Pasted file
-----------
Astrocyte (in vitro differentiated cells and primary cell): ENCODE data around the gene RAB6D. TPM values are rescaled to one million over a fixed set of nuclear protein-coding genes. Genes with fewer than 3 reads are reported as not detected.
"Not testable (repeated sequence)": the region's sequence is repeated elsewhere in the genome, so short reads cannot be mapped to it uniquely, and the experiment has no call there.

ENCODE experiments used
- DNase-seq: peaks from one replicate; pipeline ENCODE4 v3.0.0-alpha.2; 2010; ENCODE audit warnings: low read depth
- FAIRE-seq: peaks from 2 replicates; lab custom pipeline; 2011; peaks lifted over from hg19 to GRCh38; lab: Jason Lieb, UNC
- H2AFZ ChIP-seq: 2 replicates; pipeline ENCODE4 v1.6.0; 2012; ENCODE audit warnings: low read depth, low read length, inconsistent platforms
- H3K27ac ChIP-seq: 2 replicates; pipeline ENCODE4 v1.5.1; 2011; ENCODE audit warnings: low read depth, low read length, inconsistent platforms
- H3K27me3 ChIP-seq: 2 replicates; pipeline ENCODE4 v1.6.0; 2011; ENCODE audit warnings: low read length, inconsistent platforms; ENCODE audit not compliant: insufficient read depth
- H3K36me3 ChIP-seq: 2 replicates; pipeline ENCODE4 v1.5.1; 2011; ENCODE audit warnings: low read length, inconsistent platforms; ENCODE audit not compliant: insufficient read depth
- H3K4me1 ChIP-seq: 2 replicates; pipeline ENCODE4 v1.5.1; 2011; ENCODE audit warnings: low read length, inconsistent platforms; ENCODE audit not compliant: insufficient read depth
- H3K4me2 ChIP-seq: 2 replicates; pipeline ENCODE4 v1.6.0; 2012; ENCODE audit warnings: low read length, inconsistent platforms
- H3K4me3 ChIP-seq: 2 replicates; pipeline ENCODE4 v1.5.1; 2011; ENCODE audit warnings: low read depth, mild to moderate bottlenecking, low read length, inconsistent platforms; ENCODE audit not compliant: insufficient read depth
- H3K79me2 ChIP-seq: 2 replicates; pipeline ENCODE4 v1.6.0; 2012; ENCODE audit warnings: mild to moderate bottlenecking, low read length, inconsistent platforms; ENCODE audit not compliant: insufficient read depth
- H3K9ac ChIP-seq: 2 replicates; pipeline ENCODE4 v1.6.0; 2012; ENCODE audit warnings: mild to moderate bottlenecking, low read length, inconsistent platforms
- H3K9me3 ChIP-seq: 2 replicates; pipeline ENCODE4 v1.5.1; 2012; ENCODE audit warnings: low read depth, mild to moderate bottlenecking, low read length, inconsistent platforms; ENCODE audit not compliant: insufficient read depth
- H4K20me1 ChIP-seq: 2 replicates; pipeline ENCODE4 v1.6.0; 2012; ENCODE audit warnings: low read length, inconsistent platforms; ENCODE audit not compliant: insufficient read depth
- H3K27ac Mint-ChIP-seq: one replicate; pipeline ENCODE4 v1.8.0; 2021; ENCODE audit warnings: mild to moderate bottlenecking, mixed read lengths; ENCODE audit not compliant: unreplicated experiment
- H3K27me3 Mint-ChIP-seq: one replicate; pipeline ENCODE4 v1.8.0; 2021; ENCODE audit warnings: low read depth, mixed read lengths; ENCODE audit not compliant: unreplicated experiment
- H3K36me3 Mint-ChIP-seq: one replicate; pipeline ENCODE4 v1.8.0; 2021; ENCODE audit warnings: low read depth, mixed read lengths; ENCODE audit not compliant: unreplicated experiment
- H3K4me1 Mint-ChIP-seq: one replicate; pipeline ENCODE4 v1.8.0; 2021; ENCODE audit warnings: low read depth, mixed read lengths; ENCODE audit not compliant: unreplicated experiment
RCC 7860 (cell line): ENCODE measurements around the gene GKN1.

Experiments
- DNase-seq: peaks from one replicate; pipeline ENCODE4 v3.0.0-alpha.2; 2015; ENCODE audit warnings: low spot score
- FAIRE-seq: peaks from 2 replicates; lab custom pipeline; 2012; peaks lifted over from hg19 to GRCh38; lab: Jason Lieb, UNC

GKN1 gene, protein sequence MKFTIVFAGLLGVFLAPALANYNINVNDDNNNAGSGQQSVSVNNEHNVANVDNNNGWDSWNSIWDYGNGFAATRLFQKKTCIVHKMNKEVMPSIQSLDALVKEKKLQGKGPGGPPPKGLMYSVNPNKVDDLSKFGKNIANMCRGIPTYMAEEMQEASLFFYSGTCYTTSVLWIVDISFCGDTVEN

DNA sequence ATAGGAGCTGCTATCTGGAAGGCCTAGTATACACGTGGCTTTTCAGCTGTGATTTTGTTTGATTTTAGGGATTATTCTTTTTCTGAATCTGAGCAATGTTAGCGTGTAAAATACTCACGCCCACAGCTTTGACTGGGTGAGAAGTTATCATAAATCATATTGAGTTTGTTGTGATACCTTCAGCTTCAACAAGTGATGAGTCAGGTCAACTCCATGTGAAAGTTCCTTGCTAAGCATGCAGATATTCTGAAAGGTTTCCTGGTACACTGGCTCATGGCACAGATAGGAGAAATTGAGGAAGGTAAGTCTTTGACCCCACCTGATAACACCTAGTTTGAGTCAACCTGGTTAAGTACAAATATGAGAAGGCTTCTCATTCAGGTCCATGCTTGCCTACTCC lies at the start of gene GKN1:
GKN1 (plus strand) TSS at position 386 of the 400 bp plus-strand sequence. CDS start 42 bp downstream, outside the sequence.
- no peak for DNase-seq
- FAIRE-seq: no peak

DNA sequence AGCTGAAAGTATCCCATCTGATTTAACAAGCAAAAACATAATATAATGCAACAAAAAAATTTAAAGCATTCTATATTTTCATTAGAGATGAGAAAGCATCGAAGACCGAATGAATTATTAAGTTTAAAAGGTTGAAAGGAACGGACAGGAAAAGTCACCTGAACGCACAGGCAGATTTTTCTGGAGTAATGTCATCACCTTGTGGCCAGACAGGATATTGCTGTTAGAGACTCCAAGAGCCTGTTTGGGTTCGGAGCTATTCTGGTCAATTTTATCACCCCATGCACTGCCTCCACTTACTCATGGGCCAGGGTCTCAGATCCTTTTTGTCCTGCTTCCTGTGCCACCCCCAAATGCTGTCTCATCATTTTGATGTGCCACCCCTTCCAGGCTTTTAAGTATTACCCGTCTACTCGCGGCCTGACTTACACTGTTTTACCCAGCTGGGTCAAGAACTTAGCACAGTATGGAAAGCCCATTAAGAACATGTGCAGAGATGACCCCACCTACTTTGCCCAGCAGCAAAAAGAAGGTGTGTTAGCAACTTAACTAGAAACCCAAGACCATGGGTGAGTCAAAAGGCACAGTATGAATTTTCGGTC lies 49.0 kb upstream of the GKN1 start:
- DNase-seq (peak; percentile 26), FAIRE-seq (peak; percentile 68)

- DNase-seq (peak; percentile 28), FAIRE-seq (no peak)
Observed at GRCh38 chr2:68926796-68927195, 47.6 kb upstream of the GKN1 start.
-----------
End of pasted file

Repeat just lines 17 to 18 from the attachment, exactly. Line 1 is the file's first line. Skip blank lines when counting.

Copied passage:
- H3K27ac Mint-ChIP-seq: one replicate; pipeline ENCODE4 v1.8.0; 2021; ENCODE audit warnings: mild to moderate bottlenecking, mixed read lengths; ENCODE audit not compliant: unreplicated experiment
- H3K27me3 Mint-ChIP-seq: one replicate; pipeline ENCODE4 v1.8.0; 2021; ENCODE audit warnings: low read depth, mixed read lengths; ENCODE audit not compliant: unreplicated experiment